Sometimes a Dateline profile would be enough.
Sidney Lumet’s 1975 film Dog Day Afternoon, starring Al Pacino and John Cazale, was based on the true story of a man by the name of John Wojtowicz. Wojtowicz, along with his literal partner in crime Salvatore Naturale, held up a branch of Chase Manhattan Bank. What set this apart from most (possibly all) other bank robberies, is that Wojtowicz robbed the bank to pay for his boyfriend Elizabeth Eden’s sex change operation. If Sally Jesse Raphael was doing a show in the early 1970’s, this story would have taken up roughly a month’s worth of episodes.
Filmed over several years, the documentary The Dog profiles the life of John Wojtowicz before, after, and mostly during the kind of successful (for Eden at least) bank heist. Wojtowicz, a self-described pervert because of how much he likes sex, is definitely an interesting person in some ways. On camera he has a mouth that would make sailors blush, very openly talks about sex with multiple partners as if it was just him relaying the details of a business meeting, and speaks about the bank robbery as if it isn’t that big of a deal. He is very profane yet somehow detached at the same time.
The film spends quite a bit of screen time talking with Wojtowicz’s mother, who seems to be the biggest familial influence in his life. Nothing much is brought up about Wojtowicz’s dad in the movie, besides the fact that most people didn’t know him very well and that the mother seemed to make the pants in the family. Wojtowicz has two brothers but only one, Tony, is featured in the film. He is special needs and has been a ward of the state since he was a kid. Wojtowicz has a good relationship with him though and they are shown going on outings together throughout the film.
The Dog is a well-made film, but I couldn’t stop asking myself if this story deserved another movie made of it, documentary or not. Although Wojtowicz is an odd person, the film definitely feels a bit padded as it goes along and drags a lot in the middle. The filmmakers try to tie the story of Wojtowicz together with the burgeoning gay movement of the late 1960s and early 1970s to varying degrees of success. Although I don’t doubt that Wojtowicz was highly involved in the NYC gay scene (there are pictures in the film to prove it), the history lesson kind of muddies the story and adds an unnecessary layer to an already kind of bloated documentary. Bloated at an hour and forty minutes I might add, and therein lies the rub.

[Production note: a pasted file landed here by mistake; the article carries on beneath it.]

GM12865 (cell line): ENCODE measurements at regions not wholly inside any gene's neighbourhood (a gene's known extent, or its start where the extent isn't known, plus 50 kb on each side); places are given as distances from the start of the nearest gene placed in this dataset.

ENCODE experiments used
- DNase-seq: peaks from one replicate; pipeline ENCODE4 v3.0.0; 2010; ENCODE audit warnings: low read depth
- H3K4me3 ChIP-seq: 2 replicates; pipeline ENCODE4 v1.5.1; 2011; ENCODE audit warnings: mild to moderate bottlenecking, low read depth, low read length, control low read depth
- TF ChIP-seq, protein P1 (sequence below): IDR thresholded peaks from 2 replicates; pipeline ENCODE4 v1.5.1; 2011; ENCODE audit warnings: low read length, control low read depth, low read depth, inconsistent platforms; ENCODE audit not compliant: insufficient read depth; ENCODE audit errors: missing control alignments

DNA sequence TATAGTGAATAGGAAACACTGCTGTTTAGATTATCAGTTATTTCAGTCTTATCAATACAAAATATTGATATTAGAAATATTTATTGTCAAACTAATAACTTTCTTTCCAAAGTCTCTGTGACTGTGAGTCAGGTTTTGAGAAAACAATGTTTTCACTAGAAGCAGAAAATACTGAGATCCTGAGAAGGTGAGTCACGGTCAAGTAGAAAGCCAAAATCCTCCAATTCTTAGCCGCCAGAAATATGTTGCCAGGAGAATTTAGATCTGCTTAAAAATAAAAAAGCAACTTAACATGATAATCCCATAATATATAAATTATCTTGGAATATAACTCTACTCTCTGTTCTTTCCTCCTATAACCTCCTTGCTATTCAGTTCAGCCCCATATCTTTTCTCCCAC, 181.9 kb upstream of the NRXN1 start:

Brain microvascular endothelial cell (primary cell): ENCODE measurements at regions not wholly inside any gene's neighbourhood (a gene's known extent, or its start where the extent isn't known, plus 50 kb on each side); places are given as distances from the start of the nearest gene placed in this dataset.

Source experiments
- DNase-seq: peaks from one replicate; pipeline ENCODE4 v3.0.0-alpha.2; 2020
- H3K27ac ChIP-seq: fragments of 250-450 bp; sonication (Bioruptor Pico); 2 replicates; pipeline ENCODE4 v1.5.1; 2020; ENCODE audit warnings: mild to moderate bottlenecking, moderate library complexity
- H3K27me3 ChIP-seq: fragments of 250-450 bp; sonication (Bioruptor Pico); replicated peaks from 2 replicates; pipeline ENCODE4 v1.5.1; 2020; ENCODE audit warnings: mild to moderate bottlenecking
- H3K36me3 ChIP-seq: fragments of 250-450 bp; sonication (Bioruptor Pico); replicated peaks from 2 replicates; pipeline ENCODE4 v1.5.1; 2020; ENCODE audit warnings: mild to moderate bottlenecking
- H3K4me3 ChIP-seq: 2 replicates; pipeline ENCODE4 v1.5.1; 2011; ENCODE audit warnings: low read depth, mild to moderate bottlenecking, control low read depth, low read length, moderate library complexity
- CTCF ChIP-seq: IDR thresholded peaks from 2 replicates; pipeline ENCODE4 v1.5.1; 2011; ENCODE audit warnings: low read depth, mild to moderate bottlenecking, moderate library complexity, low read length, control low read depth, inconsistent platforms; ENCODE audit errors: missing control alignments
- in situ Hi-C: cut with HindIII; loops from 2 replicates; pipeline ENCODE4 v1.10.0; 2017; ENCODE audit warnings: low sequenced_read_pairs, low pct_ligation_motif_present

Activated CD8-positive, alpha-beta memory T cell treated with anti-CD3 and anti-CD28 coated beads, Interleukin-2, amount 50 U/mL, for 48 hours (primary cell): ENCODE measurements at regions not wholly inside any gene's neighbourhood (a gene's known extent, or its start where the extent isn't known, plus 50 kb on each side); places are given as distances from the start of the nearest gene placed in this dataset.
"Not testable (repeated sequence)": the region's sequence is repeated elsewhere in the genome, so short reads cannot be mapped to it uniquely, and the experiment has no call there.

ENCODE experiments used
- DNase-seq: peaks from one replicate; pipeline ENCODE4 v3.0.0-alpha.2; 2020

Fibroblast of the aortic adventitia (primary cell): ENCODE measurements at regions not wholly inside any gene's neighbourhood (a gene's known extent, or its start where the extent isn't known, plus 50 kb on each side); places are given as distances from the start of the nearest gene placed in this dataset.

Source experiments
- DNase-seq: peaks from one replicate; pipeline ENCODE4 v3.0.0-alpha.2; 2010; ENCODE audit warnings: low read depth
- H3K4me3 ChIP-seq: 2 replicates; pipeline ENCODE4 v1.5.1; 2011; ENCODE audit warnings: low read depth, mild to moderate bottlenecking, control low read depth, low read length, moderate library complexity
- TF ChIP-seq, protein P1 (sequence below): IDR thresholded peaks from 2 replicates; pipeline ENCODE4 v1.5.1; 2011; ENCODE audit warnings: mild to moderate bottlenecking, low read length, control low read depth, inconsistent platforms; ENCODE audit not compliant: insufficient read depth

The Dog is a film that would work very well (and probably has) as an episode of Dateline, or a similar news program, but as a film it lacks a through line. Wojtowicz is diagnosed with cancer as the film nears its close and by the end he has died. The filmmakers (Allison Berg and Frank Keraudren) try to wring some meaning out of this element, but it mostly falls flat. It isn’t that Wojtowicz wasn’t an interesting guy, rather at the end of the day he is still a guy that is only really known due to a bank robbery and he managed to milk that little bit of fame for over thirty years. Not that he was living the high life by any means, but this is still a man that was a criminal, and a rather bad one at that. Does his life story really warrant a quasi-fictionalized version and a documentary? I tend to err on the side of not so much, but perhaps others will find the film enthralling.
If Dog Day Afternoon didn’t exist, I might be able to more fully recommend The Dog, but as it stands I can’t really get behind the film. It feels like it’s a lot longer than it is because of padding, and the point of the movie is never fully clear. It just kind of meanders at the start and finish, with the middle just retelling a story that most people will know. John Wojtowicz was an interesting fellow, but The Dog never really gets its footing. Attica indeed.
Until next time…